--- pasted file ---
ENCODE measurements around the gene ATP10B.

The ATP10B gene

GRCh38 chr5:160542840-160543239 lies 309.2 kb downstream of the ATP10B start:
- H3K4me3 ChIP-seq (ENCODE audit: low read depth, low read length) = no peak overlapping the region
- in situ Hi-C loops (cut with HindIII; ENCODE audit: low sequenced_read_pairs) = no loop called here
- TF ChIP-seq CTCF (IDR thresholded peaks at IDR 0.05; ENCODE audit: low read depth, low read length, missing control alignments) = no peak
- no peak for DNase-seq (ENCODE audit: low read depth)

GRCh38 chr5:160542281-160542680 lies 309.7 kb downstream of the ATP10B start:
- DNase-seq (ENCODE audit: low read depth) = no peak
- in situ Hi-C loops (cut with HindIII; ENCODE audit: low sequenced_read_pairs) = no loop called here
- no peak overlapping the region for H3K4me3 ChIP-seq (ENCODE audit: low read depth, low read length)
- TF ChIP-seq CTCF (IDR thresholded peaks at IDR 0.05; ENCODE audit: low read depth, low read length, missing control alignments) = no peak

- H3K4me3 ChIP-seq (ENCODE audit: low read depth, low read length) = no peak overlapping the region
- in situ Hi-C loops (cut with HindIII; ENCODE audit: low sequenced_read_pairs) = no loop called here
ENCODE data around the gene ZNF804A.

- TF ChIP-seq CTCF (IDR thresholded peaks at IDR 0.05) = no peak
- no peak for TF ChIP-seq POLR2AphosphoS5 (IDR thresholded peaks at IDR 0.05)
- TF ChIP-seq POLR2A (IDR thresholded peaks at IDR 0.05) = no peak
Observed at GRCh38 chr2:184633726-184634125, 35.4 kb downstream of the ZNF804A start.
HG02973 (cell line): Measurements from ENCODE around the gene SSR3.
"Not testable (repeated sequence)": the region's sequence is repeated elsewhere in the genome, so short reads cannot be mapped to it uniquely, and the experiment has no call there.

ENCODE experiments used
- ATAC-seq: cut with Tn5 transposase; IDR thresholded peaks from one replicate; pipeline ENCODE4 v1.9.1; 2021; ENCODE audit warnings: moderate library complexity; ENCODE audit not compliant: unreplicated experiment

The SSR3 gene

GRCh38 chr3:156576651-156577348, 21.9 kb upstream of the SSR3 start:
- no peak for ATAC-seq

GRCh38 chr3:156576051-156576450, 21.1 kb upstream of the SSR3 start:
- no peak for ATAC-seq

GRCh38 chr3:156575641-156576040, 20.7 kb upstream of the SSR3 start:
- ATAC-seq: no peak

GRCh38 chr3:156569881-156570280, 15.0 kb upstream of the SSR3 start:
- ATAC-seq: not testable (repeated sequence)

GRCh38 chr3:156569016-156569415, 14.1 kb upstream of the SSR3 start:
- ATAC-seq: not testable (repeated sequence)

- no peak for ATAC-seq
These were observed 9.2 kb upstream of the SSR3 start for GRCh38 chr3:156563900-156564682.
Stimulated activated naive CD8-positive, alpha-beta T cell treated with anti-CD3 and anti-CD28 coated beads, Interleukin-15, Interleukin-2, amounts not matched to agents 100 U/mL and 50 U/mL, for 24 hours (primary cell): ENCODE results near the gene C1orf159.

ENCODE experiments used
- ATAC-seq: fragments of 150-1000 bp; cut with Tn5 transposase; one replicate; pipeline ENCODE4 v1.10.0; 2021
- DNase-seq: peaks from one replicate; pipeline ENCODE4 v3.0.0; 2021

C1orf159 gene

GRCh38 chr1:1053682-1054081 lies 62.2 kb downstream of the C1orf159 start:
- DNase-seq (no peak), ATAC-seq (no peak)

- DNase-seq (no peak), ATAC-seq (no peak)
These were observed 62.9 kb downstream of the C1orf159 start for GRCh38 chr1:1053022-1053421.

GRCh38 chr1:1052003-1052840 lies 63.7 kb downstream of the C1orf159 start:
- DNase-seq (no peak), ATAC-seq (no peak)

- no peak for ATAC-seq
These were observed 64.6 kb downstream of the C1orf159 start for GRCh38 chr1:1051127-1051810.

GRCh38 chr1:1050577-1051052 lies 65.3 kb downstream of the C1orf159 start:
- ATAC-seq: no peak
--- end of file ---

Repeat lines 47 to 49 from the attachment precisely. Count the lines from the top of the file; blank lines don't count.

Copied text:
- DNase-seq (no peak), ATAC-seq (no peak)

- no peak for ATAC-seq
These were observed 64.6 kb downstream of the C1orf159 start for GRCh38 chr1:1051127-1051810.